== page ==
Training is one of the most important aspects of our work that is funded by donationsPlease join us in this work by signing on as a monthly donor.



They call these los meses flacos, the lean months. The hunger season. Why?

Farmer members of Patricia’s business, like most other coffee farmers around the world, are paid once a year: upon the sale of their beans during the harvest. Over the last few months, farmers have relied on one lump-sum payment to make ends meet, but since their yields were significantly lower this year, their money is running out sooner than expected.

Now, in the middle of August, many farmers are facing very real food insecurity: they’re eating smaller portions, with less protein, and parents are being forced to choose who eats. And they won’t be paid for coffee again until the next harvest — still five months away.

As part of her effort to respond to the needs of her members, last year Patricia engaged Root Capital to help improve the cooperative’s internal credit fund. Through the credit fund, administered entirely by the cooperative, farmers have been able to access short- and long-term microloans.

The fund, now serving more farmers than it did just the year before, is helping members weather this season with low-interest loans to launch side businesses that generate income or improve food security, such as fertilizer or beekeeping supplies. Some investments, for instance in livestock, can do both.

Patricia stands with her farmers even when there is no coffee to buy. Will you stand with Patricia by becoming a monthly donor to Root Capital?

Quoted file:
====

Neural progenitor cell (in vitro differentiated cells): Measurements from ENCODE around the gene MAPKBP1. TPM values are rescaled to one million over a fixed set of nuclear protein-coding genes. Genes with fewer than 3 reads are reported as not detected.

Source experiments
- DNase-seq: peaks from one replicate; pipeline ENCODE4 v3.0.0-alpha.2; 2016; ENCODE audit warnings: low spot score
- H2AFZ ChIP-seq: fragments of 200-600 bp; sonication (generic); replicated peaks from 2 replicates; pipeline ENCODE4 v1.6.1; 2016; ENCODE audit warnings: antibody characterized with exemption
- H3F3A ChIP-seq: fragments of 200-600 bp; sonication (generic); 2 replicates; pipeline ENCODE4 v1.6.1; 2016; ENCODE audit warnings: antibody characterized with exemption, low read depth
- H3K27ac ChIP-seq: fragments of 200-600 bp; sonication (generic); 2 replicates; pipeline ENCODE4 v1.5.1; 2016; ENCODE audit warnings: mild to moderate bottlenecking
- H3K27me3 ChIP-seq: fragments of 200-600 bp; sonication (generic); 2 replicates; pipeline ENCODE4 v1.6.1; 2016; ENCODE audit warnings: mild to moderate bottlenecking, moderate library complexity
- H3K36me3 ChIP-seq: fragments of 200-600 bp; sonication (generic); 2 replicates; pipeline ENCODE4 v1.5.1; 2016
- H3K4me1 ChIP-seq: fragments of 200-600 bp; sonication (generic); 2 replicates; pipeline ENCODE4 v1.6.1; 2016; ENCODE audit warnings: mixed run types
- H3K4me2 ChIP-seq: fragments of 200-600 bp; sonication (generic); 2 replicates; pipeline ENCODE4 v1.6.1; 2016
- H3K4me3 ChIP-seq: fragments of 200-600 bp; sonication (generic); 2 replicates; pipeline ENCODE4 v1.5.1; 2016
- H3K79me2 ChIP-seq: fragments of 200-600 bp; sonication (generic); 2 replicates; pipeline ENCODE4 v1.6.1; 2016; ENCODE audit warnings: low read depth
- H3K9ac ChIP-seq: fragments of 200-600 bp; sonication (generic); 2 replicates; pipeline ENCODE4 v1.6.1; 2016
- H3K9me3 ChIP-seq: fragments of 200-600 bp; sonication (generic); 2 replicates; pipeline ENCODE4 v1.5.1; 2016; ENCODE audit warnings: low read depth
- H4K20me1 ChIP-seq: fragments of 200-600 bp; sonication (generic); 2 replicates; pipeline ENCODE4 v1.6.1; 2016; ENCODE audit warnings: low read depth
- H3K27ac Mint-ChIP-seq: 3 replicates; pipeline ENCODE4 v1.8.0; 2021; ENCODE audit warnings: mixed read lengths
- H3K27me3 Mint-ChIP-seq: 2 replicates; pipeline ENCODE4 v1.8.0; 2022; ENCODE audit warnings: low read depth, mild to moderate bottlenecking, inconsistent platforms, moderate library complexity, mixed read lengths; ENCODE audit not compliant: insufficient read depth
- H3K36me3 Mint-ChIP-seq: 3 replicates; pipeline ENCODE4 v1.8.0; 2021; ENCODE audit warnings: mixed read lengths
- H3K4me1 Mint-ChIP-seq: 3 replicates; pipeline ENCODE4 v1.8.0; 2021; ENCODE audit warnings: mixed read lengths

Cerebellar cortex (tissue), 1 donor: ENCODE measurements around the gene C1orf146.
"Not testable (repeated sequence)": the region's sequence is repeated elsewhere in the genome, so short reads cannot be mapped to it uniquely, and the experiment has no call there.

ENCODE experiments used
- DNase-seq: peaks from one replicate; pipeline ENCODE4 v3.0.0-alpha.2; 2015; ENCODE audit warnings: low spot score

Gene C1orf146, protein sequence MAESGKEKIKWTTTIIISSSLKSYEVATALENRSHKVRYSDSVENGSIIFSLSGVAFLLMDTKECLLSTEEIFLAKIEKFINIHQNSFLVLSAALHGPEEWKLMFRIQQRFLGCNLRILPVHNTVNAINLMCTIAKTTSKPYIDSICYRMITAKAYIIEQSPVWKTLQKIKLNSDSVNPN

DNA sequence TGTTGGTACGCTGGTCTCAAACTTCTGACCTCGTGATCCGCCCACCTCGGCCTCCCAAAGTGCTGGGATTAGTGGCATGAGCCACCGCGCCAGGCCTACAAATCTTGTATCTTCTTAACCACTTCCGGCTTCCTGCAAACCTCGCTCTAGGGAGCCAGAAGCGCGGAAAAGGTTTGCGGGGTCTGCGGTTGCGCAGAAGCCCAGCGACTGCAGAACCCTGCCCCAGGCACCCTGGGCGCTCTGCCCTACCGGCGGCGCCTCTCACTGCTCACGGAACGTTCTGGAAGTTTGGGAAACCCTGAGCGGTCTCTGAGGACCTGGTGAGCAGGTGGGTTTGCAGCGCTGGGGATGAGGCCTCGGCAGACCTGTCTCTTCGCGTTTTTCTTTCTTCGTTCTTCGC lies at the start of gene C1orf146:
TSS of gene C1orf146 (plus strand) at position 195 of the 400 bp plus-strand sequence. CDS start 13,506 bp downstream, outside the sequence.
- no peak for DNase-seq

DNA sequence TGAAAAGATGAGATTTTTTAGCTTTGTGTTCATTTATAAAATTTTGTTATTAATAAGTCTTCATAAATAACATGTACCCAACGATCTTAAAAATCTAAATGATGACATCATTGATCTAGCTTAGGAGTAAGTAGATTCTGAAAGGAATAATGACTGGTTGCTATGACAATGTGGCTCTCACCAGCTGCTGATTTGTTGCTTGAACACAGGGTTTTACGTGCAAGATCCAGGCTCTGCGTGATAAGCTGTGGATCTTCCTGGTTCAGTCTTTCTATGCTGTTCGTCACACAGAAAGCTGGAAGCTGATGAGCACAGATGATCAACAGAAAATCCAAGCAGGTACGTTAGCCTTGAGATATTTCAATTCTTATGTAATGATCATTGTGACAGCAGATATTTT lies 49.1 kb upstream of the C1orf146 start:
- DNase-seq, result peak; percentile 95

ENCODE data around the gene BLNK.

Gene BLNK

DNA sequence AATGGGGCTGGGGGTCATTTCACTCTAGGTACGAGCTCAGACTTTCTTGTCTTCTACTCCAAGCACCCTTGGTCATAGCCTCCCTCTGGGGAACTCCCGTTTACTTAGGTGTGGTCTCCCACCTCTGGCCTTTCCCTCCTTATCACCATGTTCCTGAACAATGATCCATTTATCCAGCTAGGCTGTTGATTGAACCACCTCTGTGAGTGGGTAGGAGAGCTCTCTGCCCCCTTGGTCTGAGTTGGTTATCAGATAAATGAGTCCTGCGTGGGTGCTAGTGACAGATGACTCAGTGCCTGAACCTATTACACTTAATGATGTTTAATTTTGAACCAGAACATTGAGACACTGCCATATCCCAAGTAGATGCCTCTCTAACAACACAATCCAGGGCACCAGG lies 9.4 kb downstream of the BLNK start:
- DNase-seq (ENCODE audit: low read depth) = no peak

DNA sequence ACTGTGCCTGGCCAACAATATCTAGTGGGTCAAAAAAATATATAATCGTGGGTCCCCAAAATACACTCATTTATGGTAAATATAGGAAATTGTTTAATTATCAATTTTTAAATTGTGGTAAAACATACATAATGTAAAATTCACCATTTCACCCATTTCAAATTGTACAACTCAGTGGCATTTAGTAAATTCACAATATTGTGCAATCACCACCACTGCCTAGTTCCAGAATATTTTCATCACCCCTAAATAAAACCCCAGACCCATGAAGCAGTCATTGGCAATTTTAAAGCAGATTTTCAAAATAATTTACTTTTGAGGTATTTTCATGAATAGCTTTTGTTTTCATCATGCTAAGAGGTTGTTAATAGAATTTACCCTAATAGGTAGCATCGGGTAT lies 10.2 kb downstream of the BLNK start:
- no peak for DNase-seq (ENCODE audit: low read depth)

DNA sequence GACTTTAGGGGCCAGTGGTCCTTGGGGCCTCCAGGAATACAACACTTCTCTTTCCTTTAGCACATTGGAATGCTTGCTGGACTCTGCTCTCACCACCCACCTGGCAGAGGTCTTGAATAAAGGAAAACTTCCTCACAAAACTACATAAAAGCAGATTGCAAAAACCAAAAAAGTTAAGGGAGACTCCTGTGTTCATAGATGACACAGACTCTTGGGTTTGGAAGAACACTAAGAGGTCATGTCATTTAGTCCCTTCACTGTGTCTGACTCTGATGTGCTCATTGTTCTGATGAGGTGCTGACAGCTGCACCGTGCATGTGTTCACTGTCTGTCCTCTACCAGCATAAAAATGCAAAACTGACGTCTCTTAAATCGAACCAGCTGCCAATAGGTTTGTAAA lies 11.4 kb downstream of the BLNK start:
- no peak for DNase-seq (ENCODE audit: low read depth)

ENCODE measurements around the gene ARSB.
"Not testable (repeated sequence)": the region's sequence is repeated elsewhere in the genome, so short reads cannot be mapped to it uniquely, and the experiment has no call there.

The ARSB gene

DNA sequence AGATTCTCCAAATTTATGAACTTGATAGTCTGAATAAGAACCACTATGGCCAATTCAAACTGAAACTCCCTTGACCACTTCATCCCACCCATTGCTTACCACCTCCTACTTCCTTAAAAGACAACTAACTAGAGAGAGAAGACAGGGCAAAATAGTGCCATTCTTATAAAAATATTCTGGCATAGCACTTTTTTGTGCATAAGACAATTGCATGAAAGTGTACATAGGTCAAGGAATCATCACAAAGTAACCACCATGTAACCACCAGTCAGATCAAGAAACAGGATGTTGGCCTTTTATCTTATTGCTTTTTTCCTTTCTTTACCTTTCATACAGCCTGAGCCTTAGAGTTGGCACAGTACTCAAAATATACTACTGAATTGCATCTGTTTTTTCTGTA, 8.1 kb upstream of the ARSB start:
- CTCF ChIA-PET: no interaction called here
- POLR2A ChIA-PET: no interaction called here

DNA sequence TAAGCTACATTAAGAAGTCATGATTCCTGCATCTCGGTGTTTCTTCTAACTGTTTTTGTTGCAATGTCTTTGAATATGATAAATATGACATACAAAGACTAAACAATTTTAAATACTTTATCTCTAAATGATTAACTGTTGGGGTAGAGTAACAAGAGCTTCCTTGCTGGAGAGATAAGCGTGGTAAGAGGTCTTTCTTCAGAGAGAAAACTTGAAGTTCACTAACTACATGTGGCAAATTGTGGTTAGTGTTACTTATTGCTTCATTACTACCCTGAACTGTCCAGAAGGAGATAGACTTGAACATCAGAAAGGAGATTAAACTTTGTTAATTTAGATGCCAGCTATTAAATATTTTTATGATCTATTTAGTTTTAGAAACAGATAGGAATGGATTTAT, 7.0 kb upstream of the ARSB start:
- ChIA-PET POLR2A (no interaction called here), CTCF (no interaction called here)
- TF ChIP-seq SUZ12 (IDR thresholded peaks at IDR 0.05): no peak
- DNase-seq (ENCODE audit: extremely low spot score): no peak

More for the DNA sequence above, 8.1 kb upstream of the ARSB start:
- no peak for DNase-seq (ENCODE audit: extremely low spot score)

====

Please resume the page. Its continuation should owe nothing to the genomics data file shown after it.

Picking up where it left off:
With your monthly support, we can reach more businesses and help ensure that even during the hunger season we’re sustaining prosperity, peace, and the planet.



Severe drought, slashed incomes, hunger: this year’s been incredibly difficult for smallholder farmers throughout Central America.

It’s been hard, too, for Patricia, the general manager of the Nicaraguan coffee cooperative whose story we’ve been sharing over the last few days.

Luckily, there’s a light at the end of the tunnel. The coffee harvest is on the horizon, and recent rainfall, combined with last year’s investments in climate-smart practices and stronger financial management, means Patricia can project a prosperous season.

Patricia has taken out a pre-harvest loan from Root Capital that will help keep the cooperative’s internal credit fund humming. Through this fund, farmers will take out small loans to tide them over until the harvest begins, allowing them to spend the next several weeks watering and pruning their crops instead of seeking work in the city. They’re not out of the woods yet, but things are surely looking up.

There are no simple answers to the types of challenges smallholder farmers face at any given point in the year. Committed, impact-driven leaders like Patricia are critical to helping farmers cope in hard times. And it’s our mission, made possible with your support, to give the Patricias of the world the tools — capital, training, access to markets — to do so.

Now that you’ve journeyed from harvest to harvest with us, will you continue the journey as a monthly donor? We can’t continue to stand with Patricia, and leaders like her across Latin America, Africa, and Indonesia, without your ongoing support.

Here’s to sustaining prosperity, peace, and the planet together.

*Patricia’s story is a representation of the experiences of several different Root Capital clients. For client confidentiality purposes, we have combined these stories into one, using a single pseudonym.

Topics: Livelihoods | Mexico and Central America | Stories of Impact |